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Submission: Green Jackets and Purple Caps
Thanks for submitting the article above, and informing people who might be in London now or soon about the exhibit. Veronese’s work is definitely populated with many people of color, especially young Black men.
I think the article, while a little off in its delivery, touches on an important fact-the way we view these works is absolutely affected by men like Ruskin, a massively influential Victorian Art Critic. This influence is international; Tolstoy translated his works into Russian, Proust translated him into French, Ryuzo Mikimoto translated him into Japanese, and Gandhi translated his works into Gujarati. Ruskin’s attitude toward these figures from the past was not only flippantly racist, he projected these anti-Black attitudes into his writing on art and aesthetics, which were then, as I mention above, spread throughout the world. From the article:The big new VERONESE exhibition at the National Gallery is my opportunity to check out Ruskin’s distasteful jokes during the US Civil War - that in his view the main purpose of Negroes was to be painted by Veronese, and his unamusing request that Charles Eliot Norton send him ‘something American - a slave perhaps. I’ve a great notion of a black boy in a green jacket and purple cap in Paul Veronese’s manner.’
This is how white supremacist notions of beauty, aesthetics, and the devaluation of Black people specifically have become disseminated on a global scale.The more we analyze the eras between when these works were made and the present day, the greater our understanding of how skewed our perspectives have become.
So after reflecting on Ruskin’s comment on Vernonese’s “black boys” I was curious about what else he had to say about ” the negro”. Thanks to Wikipedia dug up that Ruskin was also a supporter of General Eyre, the then Governor of Jamaica, who brutally suppressed the Morant Bay Rebellion in 1865.
Paul Bogle, a Baptist deacon who is today remembered today as a National Hero of Jamaica, led Black men and women, who agitated for justice and fair treatment for all in Jamaica, into the town Morant Bay in the east of the island. In response Eyre declared martial law, over 400 Jamaicans were killed directly by soldiers, and 354 more (included Paul Bogle) were arrested and later “executed” or lynched under without proper trials. Over 600 men and women were flogged and thousands of homes belonging to Black Jamaicans were burned to the ground.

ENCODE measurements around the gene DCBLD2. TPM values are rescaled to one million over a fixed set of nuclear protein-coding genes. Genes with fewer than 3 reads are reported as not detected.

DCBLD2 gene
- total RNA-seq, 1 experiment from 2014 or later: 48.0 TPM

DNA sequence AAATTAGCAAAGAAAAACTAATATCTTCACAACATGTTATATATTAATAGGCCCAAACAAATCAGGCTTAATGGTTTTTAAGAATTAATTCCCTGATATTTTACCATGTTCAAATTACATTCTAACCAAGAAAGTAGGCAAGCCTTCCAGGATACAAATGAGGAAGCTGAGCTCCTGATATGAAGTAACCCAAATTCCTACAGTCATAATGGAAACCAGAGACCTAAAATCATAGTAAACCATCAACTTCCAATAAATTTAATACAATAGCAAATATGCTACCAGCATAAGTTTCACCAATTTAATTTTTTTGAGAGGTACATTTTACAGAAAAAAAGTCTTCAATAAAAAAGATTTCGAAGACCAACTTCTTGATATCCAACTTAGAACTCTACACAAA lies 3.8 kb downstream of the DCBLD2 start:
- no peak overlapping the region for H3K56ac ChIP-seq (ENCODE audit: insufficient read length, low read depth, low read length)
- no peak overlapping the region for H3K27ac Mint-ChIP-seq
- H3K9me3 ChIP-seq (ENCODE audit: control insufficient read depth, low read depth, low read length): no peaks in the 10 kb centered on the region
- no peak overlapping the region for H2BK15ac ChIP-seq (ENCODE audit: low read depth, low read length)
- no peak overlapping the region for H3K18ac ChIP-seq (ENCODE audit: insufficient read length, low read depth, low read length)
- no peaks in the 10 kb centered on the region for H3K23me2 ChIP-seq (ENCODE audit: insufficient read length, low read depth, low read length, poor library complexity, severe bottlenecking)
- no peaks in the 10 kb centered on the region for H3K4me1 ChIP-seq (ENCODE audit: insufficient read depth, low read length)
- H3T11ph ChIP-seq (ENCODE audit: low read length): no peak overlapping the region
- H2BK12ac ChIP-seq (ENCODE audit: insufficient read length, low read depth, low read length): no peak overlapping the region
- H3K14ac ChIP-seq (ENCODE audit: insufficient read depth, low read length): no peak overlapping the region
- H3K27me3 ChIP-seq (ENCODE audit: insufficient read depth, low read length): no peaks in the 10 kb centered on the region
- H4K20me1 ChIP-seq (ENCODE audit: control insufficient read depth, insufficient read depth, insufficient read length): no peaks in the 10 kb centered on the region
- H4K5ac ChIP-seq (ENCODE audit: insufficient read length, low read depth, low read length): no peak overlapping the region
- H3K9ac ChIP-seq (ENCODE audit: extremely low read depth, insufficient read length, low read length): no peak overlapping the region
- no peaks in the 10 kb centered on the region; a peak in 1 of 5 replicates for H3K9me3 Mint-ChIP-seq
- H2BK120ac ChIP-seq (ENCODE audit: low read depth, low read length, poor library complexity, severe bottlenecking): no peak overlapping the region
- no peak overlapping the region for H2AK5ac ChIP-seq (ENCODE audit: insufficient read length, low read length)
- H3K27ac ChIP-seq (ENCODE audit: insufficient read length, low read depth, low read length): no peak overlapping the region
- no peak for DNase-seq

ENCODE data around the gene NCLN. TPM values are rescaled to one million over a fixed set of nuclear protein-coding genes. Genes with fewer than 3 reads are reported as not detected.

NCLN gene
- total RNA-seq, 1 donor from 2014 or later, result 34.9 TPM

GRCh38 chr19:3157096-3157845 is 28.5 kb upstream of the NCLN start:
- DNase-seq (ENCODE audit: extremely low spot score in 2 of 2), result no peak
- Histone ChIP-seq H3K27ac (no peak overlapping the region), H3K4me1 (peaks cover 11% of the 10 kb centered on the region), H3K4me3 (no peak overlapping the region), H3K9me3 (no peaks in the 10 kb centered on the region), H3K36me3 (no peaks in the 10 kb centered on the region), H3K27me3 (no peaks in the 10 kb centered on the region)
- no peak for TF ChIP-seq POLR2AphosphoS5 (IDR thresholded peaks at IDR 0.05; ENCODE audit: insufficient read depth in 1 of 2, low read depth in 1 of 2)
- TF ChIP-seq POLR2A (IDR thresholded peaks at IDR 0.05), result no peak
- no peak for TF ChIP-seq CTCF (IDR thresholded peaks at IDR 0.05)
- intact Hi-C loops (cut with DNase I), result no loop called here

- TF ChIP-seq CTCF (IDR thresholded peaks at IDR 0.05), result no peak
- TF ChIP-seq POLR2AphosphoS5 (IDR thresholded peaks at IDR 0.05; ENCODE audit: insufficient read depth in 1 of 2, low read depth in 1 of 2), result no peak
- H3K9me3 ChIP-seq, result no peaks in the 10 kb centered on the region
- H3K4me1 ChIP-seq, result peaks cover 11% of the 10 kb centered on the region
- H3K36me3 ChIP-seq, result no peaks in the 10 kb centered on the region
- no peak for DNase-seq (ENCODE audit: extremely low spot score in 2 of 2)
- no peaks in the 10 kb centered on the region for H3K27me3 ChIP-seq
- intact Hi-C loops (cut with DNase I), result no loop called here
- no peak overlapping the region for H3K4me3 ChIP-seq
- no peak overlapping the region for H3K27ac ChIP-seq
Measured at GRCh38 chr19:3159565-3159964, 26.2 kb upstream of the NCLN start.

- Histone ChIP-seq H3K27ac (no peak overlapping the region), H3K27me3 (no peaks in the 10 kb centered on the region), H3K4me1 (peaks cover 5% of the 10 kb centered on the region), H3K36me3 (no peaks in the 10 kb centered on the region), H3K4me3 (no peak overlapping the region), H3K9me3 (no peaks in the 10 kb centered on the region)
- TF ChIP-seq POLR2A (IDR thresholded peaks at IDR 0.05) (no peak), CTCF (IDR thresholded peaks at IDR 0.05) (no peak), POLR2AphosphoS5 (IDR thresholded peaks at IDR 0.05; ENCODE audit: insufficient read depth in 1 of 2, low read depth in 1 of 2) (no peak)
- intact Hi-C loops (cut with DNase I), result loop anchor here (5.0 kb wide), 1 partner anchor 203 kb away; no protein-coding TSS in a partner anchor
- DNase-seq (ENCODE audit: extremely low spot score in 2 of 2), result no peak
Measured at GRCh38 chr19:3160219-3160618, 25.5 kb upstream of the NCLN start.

Back in England there was a fierce public outcry at the abuse of power and calls for Eyre to be tried for the murder of British subjects. Led by John Stuart Mill The Jamaica Committee (whose members included Charles Darwin and John Tyndall) formed immediately after the rebellion to monitor the government’s response.
Thomas Carlyle set up the “Eyre Defence and Aid Fund” in opposition to the Jamaica Committee. Carlyle had previously published “Occasional Discourse on the Negro Question" (sixteen years AFTER the emancipation of enslaved Africans in the British Empire) that suggested slavery should never have been abolished and supported indentured labour. Included in Carlyle’s group to defend Eyre were Charles Dickens, Alfred Lord Tennyson. and John Ruskin.
John Ruskin’s activities in support of General Eyre are listed in The Life of John Ruskin (1923);
The Jamaica Committee attempted three times to try Eyre for murder, but he was never prosecuted.
In a rather personal twist my grandmother is from Morant Bay. She would often speak of how her uncle described that as a boy he saw “street a run wid blud” during the Rebellion and remind me of the sacrifice Paul Bogle made in support of his community and the liberation of people of Jamaica. I also live very close to Denmark Hill in London where Ruskin lived for 52 years before buggering off complaining the the new railways had “spoilt his view”.